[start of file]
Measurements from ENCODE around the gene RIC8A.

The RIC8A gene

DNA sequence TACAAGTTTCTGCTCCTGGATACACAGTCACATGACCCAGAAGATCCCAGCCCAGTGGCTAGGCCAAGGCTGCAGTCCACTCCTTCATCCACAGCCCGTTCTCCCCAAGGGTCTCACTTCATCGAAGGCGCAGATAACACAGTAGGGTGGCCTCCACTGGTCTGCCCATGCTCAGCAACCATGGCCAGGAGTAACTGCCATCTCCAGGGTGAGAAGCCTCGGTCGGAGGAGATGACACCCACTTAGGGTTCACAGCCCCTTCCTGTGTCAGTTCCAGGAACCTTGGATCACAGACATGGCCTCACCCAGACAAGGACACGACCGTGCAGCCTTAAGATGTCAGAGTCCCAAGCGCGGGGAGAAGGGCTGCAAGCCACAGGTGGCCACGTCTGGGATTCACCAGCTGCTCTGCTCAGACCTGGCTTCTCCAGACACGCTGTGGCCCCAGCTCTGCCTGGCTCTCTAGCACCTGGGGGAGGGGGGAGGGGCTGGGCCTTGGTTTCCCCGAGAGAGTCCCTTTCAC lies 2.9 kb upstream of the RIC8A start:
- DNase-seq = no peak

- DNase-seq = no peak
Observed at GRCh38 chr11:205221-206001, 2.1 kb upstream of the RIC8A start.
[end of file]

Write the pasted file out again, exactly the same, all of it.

Measurements from ENCODE around the gene RIC8A.

The RIC8A gene

DNA sequence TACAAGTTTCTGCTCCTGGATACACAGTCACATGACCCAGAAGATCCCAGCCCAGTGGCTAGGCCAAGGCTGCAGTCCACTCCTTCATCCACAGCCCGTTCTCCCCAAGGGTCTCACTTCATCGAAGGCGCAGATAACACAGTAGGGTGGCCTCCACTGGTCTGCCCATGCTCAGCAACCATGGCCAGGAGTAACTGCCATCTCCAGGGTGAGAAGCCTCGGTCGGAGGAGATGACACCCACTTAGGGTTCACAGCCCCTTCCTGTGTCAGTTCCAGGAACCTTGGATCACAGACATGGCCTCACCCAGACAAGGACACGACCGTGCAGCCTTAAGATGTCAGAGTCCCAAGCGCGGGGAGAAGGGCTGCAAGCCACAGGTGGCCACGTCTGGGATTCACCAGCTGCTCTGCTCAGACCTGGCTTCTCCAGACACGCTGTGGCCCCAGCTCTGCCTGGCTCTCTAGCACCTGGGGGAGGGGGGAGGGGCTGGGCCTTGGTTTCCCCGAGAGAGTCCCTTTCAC lies 2.9 kb upstream of the RIC8A start:
- DNase-seq = no peak

- DNase-seq = no peak
Observed at GRCh38 chr11:205221-206001, 2.1 kb upstream of the RIC8A start.